The Parchment Works. Credit: Johan Dehlin
The Parchment Works. Credit: Johan Dehlin

The Parchment Works: Take a look inside this Grade II listed Northamptonshire home which was featured on BBC2

Beautiful Northamptonshire home used as inspiration on BBC2 programme

Tuesday, 1st June 2021, 9:33 pm
Updated Tuesday, 1st June 2021, 9:36 pm

The Parchment Works in Northamptonshire was featured on BBC2 last night (May 31) - and it's got a lot of people in the county wanting to know more.

The Grade II listed building featured on Your Home Made Perfect and was used as inspiration for how the clients could design their own property.

The Victorian house is located in the village of Gretton, just north of Corby, and was designed by Will Gamble Architects.

Here's what the architects said about the property: "The existing property consisted of a Grade II listed double fronted Victorian house. Connected to the house was a disused cattle shed and beyond that a ruin, which was a former parchment factory and scheduled monument.

"The client’s initial brief was to convert the cattle shed and demolish the ruin to make way for a new extension. From the beginning of the design process it was clear that the client viewed the ruin as a constraint as opposed to a positive asset that could be celebrated through a sensitive but well conceived intervention.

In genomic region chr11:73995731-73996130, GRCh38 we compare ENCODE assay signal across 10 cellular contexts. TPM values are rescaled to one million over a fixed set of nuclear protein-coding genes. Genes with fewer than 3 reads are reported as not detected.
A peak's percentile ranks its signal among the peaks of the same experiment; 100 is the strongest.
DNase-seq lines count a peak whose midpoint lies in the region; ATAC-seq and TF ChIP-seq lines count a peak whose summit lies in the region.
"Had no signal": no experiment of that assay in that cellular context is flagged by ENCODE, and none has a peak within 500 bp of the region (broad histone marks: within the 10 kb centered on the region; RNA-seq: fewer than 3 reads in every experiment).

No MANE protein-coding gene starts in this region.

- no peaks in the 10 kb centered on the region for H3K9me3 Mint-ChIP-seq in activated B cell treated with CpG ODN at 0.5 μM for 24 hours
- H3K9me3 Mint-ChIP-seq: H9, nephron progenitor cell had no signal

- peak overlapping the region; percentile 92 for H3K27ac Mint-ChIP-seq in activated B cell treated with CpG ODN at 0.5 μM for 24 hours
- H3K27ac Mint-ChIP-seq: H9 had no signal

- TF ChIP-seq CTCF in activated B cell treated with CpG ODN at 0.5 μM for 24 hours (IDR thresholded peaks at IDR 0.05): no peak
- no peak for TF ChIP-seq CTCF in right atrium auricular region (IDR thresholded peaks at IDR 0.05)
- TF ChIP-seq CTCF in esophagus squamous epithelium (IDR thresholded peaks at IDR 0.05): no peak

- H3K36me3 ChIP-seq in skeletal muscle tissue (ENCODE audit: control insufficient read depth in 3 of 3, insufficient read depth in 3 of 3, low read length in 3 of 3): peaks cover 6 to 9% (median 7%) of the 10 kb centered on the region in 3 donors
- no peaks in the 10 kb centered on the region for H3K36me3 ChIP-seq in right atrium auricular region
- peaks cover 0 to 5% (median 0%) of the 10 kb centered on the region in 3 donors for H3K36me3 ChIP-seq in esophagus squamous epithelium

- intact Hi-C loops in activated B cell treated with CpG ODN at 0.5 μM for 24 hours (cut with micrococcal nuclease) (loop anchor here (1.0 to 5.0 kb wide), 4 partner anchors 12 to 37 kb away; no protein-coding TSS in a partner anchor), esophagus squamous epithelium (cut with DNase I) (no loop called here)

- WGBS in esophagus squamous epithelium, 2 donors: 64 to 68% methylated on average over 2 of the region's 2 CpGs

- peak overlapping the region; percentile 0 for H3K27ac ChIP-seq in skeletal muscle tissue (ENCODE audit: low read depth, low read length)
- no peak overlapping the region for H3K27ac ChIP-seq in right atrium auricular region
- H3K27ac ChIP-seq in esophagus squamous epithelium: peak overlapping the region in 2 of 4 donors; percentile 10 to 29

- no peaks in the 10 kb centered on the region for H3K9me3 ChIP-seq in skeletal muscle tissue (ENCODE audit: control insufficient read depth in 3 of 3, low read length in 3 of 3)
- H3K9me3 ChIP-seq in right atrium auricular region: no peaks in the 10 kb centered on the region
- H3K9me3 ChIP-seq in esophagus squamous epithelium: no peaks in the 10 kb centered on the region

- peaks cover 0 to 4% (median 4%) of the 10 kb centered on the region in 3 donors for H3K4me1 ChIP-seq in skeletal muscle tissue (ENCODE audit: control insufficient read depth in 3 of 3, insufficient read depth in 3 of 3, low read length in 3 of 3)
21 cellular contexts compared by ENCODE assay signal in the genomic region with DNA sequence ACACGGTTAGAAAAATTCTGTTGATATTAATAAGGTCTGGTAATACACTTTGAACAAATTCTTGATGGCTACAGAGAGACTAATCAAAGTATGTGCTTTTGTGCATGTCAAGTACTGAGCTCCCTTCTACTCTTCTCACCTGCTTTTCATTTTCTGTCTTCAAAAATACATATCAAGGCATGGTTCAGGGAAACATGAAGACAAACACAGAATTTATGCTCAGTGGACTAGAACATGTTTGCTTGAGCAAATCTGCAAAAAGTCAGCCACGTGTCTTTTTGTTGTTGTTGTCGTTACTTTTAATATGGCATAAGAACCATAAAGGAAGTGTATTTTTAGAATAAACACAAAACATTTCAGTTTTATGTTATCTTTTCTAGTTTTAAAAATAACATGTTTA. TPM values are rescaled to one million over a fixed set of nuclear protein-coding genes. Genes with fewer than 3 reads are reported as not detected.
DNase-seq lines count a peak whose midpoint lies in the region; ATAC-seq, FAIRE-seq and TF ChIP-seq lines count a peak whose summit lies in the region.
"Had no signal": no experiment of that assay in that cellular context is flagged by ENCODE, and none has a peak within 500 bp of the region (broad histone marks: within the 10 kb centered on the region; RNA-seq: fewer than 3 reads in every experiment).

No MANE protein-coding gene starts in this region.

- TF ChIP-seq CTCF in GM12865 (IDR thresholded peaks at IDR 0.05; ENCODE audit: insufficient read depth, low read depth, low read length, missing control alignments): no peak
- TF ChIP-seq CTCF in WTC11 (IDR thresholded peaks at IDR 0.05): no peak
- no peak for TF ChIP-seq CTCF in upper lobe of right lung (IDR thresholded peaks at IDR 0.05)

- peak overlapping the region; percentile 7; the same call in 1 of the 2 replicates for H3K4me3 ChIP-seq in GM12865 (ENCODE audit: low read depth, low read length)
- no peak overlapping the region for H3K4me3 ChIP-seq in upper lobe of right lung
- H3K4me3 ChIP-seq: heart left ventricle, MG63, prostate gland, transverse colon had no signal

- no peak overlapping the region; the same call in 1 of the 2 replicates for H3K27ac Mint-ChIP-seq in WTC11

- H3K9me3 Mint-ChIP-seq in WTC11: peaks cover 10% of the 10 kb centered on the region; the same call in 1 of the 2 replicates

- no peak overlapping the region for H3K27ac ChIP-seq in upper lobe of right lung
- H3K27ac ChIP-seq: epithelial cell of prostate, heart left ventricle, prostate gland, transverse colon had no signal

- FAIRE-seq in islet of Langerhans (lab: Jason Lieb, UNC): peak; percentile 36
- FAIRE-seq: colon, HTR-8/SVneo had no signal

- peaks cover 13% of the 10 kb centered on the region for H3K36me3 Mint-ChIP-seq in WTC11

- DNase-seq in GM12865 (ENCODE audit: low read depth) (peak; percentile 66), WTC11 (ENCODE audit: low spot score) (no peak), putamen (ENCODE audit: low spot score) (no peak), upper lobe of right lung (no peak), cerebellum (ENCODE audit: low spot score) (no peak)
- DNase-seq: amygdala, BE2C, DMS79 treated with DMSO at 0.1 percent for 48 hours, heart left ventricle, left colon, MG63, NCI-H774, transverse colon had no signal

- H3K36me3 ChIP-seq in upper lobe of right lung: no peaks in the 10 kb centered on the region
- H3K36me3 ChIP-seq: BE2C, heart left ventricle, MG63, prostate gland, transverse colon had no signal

"Instead of demolishing the ruin, Will Gamble Architects proposed ‘a building within a building’ - where two lightweight volumes could be delicately inserted within the masonry walls in order to preserve and celebrate it.

"A palette of honest materials were chosen both internally and externally which references the site’s history and the surrounding rural context.

"Externally, corten steel, oak, and reclaimed brick were used. The extension was built from up-cycled materials predominantly found on site which was both cost effective and sustainable, whilst allowing the proposal to sensitively blend into its surroundings.

"Internally the structural beams of the existing cattle shed were exposed, as well as the steelwork to the new parts - the stone walls were re-pointed and washed in lime to create a mottled effect, and a concrete plinth was cast along the base to create a monolithic skirting.

"A contemporary kitchen (also designed by the practice) juxtaposes the uneven and disordered nature of the ruin and continues the theme of a modern intervention set within a historic context."

The building's awards include: British Homes Awards - Home Extension of the Year 2020 (WINNER) | British Homes Awards - Interior Designer of the Year 2020 (WINNER) | AJ (Architect’s Journal) Small Projects 2020 Award

For more information, click here.

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